PLEASE NOTE: You must pay an up-front fee for on-demand video visits and e-visits. If you have to come to a health care facility to be tested after conducting an on-demand video visit or an e-visit, you will have to pay an additional fee.


The virus is thought to spread mainly from person to person.

  • Between people who are in close contact with one another (within about 6 feet for at least 10 minutes).
  • Through respiratory droplets produced when an infected person coughs or sneezes.

These droplets can land in the mouths or noses of people who are nearby or possibly be inhaled into the lungs. They also can land on surfaces and live for several hours, so please wash your hands before touching your nose, eyes, or mouth.

Elderly people, individuals with compromised immune systems, patients with heart disease or liver disease, and patients receiving immuno-suppressant therapies are at a higher risk of contracting the virus and developing more serious medical complications such as pneumonia or bronchitis.

  • Check your prescription drugs to ensure you have a continuous supply in your home.
  • Have non-prescription drugs and other health supplies on hand, including pain relievers, stomach remedies, cough and cold medicines, fluids with electrolytes and vitamins.
  • Check your electronic health records, like your MyChart account, and store a printed version for personal reference.
  • Check in with your friends and family members regularly.
  • Prepare a household plan

If you develop COVID-19 and are quarantined, you will need a two-week supply of food and possibly water.


The best way to prevent illness is to avoid being exposed to this virus. However, there are many everyday preventive actions you can take to help prevent the spread of respiratory diseases, beginning with good hand hygiene.

  • Wash your hands often with soap and water, especially after going to the bathroom; before eating; and after blowing your nose, coughing or sneezing.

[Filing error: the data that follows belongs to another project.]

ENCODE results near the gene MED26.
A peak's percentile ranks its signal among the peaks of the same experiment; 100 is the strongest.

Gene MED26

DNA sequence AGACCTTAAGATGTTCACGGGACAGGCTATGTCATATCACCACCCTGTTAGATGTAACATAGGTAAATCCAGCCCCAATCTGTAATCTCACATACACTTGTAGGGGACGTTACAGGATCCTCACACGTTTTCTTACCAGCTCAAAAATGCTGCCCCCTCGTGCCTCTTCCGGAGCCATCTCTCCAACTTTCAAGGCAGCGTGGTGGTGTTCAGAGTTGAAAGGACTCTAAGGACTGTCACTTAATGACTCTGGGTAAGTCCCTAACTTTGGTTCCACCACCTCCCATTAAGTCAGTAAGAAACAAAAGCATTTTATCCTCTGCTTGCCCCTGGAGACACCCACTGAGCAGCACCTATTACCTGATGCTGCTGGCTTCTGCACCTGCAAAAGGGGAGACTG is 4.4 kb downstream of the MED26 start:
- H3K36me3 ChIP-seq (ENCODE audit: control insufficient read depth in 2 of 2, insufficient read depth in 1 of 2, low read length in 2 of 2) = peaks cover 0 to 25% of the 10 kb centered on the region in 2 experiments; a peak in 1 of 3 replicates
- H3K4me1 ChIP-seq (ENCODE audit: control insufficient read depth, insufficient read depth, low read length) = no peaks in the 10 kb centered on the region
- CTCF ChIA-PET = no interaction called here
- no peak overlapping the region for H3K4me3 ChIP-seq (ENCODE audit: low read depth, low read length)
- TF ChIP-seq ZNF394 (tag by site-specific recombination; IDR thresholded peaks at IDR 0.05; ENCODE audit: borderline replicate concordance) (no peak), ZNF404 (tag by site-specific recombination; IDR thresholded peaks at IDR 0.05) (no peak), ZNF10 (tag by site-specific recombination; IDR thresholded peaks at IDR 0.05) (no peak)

• Wash your hands for at least 20 seconds, or the time it takes to sing "Happy Birthday" twice.
  • If soap and water are not readily available, use an alcohol-based hand sanitizer with at least 60% alcohol. Always wash your hands with soap and water if they are visibly dirty.

Other important ways you can prevent illness:

  • Avoid close contact with people who are sick.
  • Avoid touching your eyes, nose, or mouth.
  • Stay home when you are sick.
  • Avoid covering your coughs and sneezes with your hands. Instead, cover them with a tissue, then throw the tissue in the trash and wash your hands, or cough or sneeze into your upper arm.
  • Clean and disinfect frequently touched objects and surfaces using a regular household cleaning spray or wipe.

The CDC does not recommend that people who are well wear a facemask to protect themselves from respiratory diseases, including COVID-19.

Facemasks should be used by people who show symptoms of COVID-19 to help prevent the spread of the disease to others. The use of facemasks is also crucial for health workers and people who are taking care of someone in close settings (at home or in a health care facility).


There is no definitive answer for that; it all depends on where you are going and what you plan to do when you get there. If you are planning on traveling outside the US, we recommend you pay attention to CDC and US State Department travel advisories after new reports of outbreaks are released.


The CDC, the National Institutes of Health and the World Health Organization are constantly releasing new information. We recommend you visit their websites on a regular basis, as well, for the latest information and updates.

Additional links to information you can use: